Astronomers spot most distant galaxy ever, 13.2 billion light-years from Earth

A team of astronomers have spotted an ancient galaxy a full 13.2 billion light-years from Earth, which makes it the most distant galaxy ever recorded by humans. Whoa.

Known as EGSY9p7, the galaxy can provide a fascinating look at the universe’s ancient history, as the team is viewing the galaxy as it existed 600 million years after the Big Bang. In cosmic terms, that’s darn recent, and could provide answers about how the universe evolved in those early years.

According to Space, the researchers found the galaxy by using an infrared spectrograph at the Keck Observatory in Hawaii to track its “Lyman-alpha emission line.” Put simply, the device looked for hydrogen gas heated by ultraviolet radiation streaming from the galaxy's young stars. That tidbit is interesting because it’s typically used to spot stars and galaxies much closer to our own corner of the Milky Way. Finding something this distant? That’s a rarity.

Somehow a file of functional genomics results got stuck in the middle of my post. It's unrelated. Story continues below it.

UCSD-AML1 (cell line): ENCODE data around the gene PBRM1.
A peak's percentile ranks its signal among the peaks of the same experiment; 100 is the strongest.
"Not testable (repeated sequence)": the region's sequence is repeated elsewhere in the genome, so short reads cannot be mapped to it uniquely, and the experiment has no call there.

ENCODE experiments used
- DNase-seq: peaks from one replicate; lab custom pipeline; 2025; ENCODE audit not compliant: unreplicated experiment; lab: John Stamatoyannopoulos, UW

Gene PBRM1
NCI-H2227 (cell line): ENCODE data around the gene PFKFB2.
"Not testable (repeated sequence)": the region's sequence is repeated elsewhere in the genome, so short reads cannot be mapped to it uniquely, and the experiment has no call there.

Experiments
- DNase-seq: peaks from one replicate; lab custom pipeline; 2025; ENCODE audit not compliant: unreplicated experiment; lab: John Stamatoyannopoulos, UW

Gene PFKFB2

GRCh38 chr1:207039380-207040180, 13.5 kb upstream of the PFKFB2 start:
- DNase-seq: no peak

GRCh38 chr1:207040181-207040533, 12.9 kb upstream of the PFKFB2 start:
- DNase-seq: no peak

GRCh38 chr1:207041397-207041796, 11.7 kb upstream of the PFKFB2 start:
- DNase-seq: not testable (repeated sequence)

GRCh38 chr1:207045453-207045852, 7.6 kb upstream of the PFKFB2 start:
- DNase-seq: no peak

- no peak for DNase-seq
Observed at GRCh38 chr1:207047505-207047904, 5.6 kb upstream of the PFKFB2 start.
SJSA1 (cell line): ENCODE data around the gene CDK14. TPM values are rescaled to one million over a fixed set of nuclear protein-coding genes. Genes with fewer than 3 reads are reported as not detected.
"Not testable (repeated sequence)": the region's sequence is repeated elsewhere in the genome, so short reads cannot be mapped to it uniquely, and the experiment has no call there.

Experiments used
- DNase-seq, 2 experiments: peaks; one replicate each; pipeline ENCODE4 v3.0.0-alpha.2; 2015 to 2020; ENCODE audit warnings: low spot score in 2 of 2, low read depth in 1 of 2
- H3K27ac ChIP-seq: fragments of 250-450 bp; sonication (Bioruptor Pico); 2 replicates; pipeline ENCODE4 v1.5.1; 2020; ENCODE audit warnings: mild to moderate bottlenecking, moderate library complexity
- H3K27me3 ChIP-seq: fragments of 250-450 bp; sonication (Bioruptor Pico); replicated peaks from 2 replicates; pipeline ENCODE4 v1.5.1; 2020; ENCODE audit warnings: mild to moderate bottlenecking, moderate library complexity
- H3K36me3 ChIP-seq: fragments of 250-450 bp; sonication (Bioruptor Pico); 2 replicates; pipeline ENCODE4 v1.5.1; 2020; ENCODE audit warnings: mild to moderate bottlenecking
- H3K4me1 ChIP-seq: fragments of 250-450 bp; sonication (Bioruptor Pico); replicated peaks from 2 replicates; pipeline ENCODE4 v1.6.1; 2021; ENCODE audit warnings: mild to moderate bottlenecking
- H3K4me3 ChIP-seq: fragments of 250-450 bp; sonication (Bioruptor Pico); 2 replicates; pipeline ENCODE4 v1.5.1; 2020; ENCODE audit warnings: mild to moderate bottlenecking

"We frequently see the Lyman-alpha emission line of hydrogen in nearby objects, as it is one of the most reliable tracers of star formation," the study’s lead author Adi Zitrin said. "However, as we penetrate deeper into the universe, and hence back to earlier times, the space between galaxies contains an increasing number of dark clouds of hydrogen, which absorb this signal."

This is a great discovery, and could provide humanity with a deeper understanding of how the known universe came to be in the wake of the Big Bang. It also shows the difference technical advancements can make as we dig deeper and further into the recesses of the universe. 

(Via Space)

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